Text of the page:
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The popularity of light rail in Australia shows no sign of waning as we step into 2016. In NSW alone we have seen the recent extension to the Inner West line, works begin on the line from Circular Quay to Randwick, and plans released for Parramatta and Newcastle.
Practically the first thing Malcolm Turnbull did upon becoming Prime Minister was to give the green light to funding for the 2nd stage of light rail on The Gold Coast. Canberra has approved its line. Existing networks in Melbourne and Adelaide continue to be modernised and there is the proposed line for the Sunshine Coast north of Brisbane in the mix.
With all of this in mind, the Australasian Railway Association and Informa Australia are excited to bring you our 3rd annual Light Rail Conference which will take place in Melbourne in February.
In the lead up to the event we were lucky enough to grab a few minutes with one of our keynote speakers and get his thoughts on the subject. Mr Ofer Manor, Chief Architect, Jerusalem Municipality is responsible for light rail development in Jerusalem as well as having a leading hand in the city’s ongoing regeneration. He was kind enough to share his thoughts on the topic as well as what he is looking forward to about Light Rail 2016. We look forward to welcoming Mr Manor to Australia and to this industry leading event next month.
Ofer, tell us a little bit about your background and your role at Jerusalem Municipality
Ofer Manor: I serve as the City architect. In this capacity I play a key role in forging urban development, preservation and design policies for the city and in directing their implementation. For example, I headed a design team which crafted the city centre regeneration plan which has been successfully implemented over the past decade, and have directed over 75 additional design schemes, from the scale of a single building to entire neighbourhoods.
I currently direct additional flagship public-sector developments for the city, such as an 800,000 sqm. mixed-use project at the city entrance, the redevelopment of the national government precinct, and an international -standard sports, business and leisure quarter in the south of the city.
Much of my work lies in the interface between urban design and transportation.
I have overseen the urban integration aspects of Jerusalem’s 14 kilometre long light rail line, a US$1 billion public-private venture, and am currently doing the same for two additional lines now in the design development stage.
I also regulate the design of Jerusalem’s public realm, having supervised the design of over 40 pedestrianization and street upgrade projects, and routinely devise design guidelines for buildings, street-scapes and street frontages.
Can you give us an insight into the light rail project in Jerusalem?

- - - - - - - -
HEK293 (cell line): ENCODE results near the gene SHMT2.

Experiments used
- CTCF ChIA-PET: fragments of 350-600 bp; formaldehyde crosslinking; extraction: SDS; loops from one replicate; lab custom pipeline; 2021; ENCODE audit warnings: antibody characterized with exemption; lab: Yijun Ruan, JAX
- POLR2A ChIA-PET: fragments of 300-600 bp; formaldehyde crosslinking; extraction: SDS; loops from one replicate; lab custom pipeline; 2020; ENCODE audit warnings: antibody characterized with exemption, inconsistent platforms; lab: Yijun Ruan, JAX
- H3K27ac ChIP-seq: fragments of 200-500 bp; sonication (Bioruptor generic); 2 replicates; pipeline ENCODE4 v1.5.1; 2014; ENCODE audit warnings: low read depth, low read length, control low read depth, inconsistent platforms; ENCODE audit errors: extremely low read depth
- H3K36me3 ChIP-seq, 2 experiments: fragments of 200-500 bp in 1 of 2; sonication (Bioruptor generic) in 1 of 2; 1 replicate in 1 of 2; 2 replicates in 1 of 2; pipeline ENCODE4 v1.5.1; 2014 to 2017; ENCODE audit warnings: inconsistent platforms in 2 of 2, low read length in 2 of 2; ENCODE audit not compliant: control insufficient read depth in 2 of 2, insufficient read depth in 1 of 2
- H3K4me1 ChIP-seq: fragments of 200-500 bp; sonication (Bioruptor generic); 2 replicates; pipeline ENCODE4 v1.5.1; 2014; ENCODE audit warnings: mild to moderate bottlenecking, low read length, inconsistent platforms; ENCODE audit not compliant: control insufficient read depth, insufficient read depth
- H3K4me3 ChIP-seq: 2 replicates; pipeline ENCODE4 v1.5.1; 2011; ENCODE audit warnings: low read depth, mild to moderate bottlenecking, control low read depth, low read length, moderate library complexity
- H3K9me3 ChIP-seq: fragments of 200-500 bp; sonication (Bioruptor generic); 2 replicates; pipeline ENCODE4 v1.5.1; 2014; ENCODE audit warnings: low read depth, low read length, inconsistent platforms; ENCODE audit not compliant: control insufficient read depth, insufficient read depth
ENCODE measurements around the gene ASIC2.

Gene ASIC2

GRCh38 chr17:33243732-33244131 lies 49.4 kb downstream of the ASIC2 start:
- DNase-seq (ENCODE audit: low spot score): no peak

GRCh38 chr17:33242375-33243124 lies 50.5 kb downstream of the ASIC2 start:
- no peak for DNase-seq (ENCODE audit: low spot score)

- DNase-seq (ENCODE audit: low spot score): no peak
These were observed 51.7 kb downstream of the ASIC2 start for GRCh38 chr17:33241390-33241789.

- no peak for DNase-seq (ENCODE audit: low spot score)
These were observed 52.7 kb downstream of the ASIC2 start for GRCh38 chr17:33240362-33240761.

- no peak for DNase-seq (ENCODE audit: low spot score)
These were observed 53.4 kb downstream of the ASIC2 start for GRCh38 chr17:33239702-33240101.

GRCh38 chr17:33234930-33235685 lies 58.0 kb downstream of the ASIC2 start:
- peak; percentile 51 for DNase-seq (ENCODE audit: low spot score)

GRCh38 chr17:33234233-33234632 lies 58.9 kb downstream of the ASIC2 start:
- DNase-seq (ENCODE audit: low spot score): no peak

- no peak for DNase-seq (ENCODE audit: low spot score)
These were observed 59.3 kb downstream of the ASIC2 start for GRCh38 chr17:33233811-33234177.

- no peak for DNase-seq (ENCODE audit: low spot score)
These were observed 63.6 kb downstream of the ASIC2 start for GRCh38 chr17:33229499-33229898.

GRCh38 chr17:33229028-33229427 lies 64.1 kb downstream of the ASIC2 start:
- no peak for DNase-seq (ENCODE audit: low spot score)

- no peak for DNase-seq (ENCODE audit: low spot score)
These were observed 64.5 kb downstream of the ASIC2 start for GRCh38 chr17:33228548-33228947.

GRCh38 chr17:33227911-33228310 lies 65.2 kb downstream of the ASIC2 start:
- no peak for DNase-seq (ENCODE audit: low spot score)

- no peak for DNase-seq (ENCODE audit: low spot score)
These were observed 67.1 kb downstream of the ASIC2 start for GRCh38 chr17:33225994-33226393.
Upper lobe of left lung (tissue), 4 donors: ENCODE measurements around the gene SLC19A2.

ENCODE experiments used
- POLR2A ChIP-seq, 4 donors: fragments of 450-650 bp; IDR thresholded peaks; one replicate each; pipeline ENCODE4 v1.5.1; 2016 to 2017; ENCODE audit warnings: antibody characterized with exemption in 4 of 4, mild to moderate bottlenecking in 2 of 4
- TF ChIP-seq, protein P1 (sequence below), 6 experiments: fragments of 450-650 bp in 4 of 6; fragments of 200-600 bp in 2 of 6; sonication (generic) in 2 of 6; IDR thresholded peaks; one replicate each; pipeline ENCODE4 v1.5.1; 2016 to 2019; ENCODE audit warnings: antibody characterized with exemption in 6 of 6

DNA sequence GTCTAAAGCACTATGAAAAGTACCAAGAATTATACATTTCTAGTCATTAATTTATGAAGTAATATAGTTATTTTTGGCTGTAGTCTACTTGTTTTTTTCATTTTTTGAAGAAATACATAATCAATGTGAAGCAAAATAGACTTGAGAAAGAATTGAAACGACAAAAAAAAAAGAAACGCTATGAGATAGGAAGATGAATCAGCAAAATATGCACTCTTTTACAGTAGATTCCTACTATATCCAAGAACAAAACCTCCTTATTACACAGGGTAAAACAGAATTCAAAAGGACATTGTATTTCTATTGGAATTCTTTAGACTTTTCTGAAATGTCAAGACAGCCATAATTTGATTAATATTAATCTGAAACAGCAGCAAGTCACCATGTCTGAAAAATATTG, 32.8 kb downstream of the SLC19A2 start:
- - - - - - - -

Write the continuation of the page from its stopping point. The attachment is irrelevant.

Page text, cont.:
Ofer Manor: In the years preceding the Millennia, in light of receding modal split data, it became clearly apparent that even an extended public transport network could not accommodate the transportation needs of the city. Several mass-transit options were considered, and a light rail network was found to be most suited to the needs and conditions of Jerusalem. Being the first light rail system nationwide, its introduction was accompanied by initial apprehensions and many hardships, resulting in a delayed phasing in of the entire network. To date, the Red line is operational as of December 2011, and two additional lines are scheduled to become operational in 2022 and 2023.
Despite these challenges, ridership figures have far exceed targeted expectations since the line’s inauguration.
The light rail project and the city’s regeneration are intrinsically linked, why do you think the light rail project proved so important to the city’s revival?
Ofer Manor: The introduction of the light rail coincided with the implementation of a parallel urban development initiative – the regeneration of the city centre, through which the light rail runs. These concurrent projects created a synergy which has benefited not only the central core, but the city in its entirety.
Ofer Manor: I am eager to share both the hardships and achievements of Jerusalem’s light rail project, and hope it will serve as an inspiration to similar initiatives. I’m also looking forward to gaining new insights on light rail through exposure to the presentations of my colleagues and discussions with attendees at the conference.
We look forward to Ofer Manor’s keynote presentation at the upcoming Light Rail 2016 Conference, taking place at the Pullman Melbourne on the park, on 24th– 25th February 2016.
As well as two days packed with presentations, attendees have the option to tour Bombardier’s Dandenong Rail Vehicles Production Site on the afternoon of the 25th February.
The Bombardier Transportation Australia Head Office is based at their Dandenong manufacturing site where they build the FLEXITY Melbourne E-Class Trams for Yarra Trams, VLocity DMU regional trains for V/Line, and have just recently completed manufacturing works on the Adelaide A-City EMU train fleet for South Australia. There are approximately 400 employees at the 41 acre site, which also contains a 1km standard gauge Light Rail test track.
Attendees can experience firsthand how Bombardier has designed, manufactured and delivered the E-Class trams to the Melbourne network.
Places are strictly limited to 50 attendees and you are encouraged to book early to avoid disappointment. Please note that site tour attendees will be required to wear closed toe shoes. Safety vests, glasses and ear protection will be provided on site.*
*Please note that Informa and Bombardier reserve the right to refuse admission to the site tour at their own discretion